The availability and affordability of financial services such as payments, savings, credit and insurance are central to financial inclusion. Rural populations, women and low-income groups in Côte d’Ivoire have historically had less access to financial services, which has impeded growth and economic activity. The comparatively high cost of traditional banking products has also been a contributor to low uptake. However, the development and increasingly widespread use of mobile money and digital financial services are playing a significant role in the country’s economic performance and catalysing financial inclusion.
The number of Ivorians using mobile money services rose from 7.5m in 2016, or 30% of the population, to 20.7m in 2021 – accounting for 83% of the population. Total mobile money transactions have also seen a notable increase, reaching CFA13.9trn ($24m) in 2020. MTN Mobile Money, Moov Money, SycaPay, Julaya, CinetPay, Djogana Money Services, QuickCash and PayQin are among the key players offering mobile money and payment services.
With the growth in adoption, competition in the digital financial services space is increasing, and traditional banks are trialling their own solutions to preserve market share. Examples include YUP, from France’s Société Générale; Togo-based Ecobank’s Xpress Account; and Orange Bank Africa, owned by French telecom giant Orange and Ivorian lender NSIA Banque. As the mobile money market matures, traditional banks’ ability to develop a diverse set of financial products is expected to give them an advantage.
The success of mobile money providers has by no means been a coincidence, with prominent players analysing the African market and local consumer behaviour for more than a decade. “New waves of actors are changing the landscape and serving as success stories for mobile money services and financial inclusion in Côte d’Ivoire and the broader region,” Ismael Fanny, deputy executive director at the Association of Banks and Financial Establishments in Côte d’Ivoire, told OBG. “For example, quickly after entering the Ivorian market, Orange Bank Africa exceeded its objectives in terms of customer acquisition and levels of activity,” he added.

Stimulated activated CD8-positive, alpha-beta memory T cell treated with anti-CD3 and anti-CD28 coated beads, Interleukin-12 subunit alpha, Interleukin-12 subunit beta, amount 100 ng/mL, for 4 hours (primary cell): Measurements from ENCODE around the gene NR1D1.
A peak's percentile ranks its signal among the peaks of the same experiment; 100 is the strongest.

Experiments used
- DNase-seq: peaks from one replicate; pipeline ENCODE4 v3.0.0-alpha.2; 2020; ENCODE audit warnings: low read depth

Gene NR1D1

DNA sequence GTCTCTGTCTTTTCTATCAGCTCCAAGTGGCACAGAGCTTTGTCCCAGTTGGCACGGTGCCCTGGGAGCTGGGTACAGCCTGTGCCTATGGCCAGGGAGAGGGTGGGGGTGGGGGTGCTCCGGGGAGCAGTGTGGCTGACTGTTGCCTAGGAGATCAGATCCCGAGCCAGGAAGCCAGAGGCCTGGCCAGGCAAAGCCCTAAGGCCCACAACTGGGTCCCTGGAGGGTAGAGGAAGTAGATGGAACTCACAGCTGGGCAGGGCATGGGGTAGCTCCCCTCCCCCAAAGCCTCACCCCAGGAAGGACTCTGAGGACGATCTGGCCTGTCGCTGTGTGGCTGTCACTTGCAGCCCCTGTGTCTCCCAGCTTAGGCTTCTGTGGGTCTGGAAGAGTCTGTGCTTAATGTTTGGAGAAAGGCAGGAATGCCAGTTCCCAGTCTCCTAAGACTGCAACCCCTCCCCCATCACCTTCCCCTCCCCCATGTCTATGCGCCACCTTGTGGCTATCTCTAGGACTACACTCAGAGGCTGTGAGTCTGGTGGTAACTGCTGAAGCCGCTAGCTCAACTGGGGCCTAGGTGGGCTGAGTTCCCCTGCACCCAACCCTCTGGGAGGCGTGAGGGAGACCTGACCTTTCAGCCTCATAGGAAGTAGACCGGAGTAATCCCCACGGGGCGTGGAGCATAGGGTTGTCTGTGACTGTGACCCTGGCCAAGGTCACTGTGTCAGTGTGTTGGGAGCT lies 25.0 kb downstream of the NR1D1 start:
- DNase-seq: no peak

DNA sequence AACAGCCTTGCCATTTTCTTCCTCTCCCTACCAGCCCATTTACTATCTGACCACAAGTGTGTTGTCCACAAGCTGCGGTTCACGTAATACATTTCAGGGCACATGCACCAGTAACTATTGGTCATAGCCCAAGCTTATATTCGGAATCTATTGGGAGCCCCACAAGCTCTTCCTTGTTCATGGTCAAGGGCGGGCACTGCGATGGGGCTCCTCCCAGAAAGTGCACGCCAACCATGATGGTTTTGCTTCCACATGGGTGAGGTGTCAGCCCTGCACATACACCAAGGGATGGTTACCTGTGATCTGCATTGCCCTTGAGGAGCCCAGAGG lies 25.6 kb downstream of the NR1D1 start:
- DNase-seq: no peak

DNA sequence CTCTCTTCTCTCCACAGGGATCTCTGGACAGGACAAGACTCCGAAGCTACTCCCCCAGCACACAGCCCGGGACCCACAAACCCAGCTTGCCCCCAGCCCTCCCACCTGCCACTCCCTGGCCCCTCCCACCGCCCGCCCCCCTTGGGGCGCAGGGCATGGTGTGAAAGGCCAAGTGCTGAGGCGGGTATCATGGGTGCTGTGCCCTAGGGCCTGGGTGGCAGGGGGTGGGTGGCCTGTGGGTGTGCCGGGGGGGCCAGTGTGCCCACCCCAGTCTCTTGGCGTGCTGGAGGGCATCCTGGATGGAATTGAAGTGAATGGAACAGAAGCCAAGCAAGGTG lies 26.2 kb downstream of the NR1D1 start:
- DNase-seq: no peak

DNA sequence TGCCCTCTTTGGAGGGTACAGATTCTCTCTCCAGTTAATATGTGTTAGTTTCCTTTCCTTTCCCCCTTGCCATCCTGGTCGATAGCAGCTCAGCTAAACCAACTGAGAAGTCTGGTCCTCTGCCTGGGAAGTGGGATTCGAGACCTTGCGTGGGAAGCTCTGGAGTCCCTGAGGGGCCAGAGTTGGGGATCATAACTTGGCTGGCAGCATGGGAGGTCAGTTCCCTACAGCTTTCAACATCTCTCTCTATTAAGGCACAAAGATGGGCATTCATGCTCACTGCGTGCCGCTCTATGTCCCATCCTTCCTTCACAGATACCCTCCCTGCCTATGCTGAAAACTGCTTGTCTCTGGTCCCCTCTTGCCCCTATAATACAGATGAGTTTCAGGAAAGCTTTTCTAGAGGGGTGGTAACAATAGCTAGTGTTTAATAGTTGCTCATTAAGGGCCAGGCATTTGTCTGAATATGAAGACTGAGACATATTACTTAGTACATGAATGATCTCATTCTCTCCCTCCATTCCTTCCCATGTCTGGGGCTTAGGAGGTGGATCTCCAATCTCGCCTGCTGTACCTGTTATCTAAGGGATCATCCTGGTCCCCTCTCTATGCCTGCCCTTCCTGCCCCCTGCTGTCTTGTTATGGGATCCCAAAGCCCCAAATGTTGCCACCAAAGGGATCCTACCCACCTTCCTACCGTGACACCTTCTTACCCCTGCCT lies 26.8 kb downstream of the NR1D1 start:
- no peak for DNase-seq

In addition to actors in payments and money transfer, the ecosystem is exploring adjacent solutions. For example, Messenka works with messaging apps and mobile money providers to offer an artificial intelligence-enabled virtual assistant, while Keiwaaccounting has developed a reporting and stock management solution aimed at traders in the informal sector.
In parallel to advances being made by the private sector, the government is increasingly focused on digital services for its financial inclusion strategy. In 2020 the government, in partnership with financial ecosystem stakeholders, put two major initiatives into motion: Net Collect Service, a pilot application to digitise local authorities’ revenue-collection systems; and TresorPay, an electronic platform enabling Ivorians to collect and make payments online in matters concerning the Treasury.
Coordination between the government and mobile money solution providers is also growing. “Financial technology (fintech) players have found an advocate in the Ministry of Economy,” Oloufemi Cédrick Montetcho, investment manager at Oiko Credit, told OBG. “They have set up professional associations to voice the needs of the industry, such as the annual African Fintech Forum,” he added.
Whether the large-scale adoption of first-generation mobile financial services leads to greater financial inclusion in Côte d’Ivoire remains to be seen. As digital financial services are still in their infancy, usage and product offerings have been limited to payments and money transfers. However, it is hoped that Ivorians’ high levels of mobile money account ownership will lead to the adoption of other services like formal savings accounts, credit or insurance products.
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